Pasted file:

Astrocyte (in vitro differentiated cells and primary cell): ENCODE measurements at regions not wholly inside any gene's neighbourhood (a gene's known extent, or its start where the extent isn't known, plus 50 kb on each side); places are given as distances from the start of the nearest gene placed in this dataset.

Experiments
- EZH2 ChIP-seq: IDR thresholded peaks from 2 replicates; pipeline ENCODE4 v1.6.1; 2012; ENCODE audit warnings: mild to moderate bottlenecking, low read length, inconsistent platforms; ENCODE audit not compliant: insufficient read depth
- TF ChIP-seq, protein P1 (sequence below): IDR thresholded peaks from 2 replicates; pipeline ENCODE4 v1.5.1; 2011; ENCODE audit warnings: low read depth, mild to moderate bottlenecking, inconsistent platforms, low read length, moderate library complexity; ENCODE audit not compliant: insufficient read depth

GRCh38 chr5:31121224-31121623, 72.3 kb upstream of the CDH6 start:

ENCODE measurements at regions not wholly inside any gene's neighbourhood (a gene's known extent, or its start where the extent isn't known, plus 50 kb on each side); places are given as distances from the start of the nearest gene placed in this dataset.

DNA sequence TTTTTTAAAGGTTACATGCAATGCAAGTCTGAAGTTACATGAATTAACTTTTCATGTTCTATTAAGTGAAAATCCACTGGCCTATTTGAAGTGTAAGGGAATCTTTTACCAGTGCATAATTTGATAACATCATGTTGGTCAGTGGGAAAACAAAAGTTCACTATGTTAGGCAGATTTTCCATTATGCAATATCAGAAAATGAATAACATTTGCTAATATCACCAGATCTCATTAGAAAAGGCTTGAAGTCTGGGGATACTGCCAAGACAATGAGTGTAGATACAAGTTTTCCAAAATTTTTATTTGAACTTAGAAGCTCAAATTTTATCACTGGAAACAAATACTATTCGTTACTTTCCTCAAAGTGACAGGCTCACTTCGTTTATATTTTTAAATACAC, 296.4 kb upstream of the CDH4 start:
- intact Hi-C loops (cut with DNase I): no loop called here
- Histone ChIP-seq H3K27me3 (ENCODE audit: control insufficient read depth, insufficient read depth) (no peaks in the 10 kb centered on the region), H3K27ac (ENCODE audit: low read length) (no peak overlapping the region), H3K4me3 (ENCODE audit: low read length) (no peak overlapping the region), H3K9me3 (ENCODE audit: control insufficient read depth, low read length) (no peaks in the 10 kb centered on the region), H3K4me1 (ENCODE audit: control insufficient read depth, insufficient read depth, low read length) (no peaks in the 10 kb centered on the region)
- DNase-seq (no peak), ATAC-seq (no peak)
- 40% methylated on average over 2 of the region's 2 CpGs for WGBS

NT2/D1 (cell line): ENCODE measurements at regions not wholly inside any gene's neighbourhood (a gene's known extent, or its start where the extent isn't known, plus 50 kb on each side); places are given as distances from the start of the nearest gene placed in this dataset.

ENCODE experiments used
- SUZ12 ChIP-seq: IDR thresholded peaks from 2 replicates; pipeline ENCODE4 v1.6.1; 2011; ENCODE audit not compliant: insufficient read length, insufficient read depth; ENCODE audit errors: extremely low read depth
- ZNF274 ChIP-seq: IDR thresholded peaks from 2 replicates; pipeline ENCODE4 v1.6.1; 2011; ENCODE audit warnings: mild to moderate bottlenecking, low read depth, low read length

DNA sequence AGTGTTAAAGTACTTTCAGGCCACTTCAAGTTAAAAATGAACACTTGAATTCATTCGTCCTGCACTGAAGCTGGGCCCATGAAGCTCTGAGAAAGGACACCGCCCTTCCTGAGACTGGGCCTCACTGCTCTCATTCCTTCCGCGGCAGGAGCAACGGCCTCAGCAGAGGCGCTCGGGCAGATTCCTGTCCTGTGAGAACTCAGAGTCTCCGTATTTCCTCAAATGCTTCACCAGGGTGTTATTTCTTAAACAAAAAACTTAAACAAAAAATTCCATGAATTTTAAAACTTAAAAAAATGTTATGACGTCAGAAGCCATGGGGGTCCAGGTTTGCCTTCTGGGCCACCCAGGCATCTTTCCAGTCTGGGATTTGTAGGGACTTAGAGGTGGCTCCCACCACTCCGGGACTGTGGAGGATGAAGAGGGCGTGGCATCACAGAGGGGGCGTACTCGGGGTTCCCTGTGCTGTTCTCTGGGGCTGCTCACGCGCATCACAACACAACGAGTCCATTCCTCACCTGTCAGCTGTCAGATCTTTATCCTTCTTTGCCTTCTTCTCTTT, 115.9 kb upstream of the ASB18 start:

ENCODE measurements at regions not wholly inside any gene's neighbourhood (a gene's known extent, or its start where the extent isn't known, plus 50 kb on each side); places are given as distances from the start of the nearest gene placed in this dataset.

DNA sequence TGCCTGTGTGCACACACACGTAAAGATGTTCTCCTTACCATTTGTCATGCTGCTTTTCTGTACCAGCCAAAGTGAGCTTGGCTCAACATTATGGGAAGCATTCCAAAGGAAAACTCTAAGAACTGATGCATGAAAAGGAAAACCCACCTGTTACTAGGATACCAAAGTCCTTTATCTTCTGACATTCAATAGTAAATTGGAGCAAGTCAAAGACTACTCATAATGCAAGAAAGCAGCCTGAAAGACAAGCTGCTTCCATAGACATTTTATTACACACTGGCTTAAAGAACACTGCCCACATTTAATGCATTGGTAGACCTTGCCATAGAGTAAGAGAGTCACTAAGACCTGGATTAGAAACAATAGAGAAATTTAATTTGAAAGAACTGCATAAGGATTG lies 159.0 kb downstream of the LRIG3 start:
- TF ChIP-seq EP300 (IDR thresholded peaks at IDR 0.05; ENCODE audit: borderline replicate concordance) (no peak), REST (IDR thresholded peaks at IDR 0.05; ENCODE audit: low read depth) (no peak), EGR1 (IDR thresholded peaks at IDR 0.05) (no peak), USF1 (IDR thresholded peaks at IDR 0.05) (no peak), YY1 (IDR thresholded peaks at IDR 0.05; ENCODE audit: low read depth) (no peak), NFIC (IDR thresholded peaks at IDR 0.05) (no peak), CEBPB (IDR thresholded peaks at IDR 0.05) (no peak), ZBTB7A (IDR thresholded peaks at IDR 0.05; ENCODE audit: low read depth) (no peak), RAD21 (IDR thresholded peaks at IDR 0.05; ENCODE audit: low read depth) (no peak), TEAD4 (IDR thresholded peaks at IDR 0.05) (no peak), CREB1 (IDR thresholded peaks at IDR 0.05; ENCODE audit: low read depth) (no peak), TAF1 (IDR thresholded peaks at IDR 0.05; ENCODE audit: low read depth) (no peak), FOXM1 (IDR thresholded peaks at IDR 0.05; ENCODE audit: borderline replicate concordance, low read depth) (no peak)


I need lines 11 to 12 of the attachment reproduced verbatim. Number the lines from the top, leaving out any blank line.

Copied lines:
- 40% methylated on average over 2 of the region's 2 CpGs for WGBS

NT2/D1 (cell line): ENCODE measurements at regions not wholly inside any gene's neighbourhood (a gene's known extent, or its start where the extent isn't known, plus 50 kb on each side); places are given as distances from the start of the nearest gene placed in this dataset.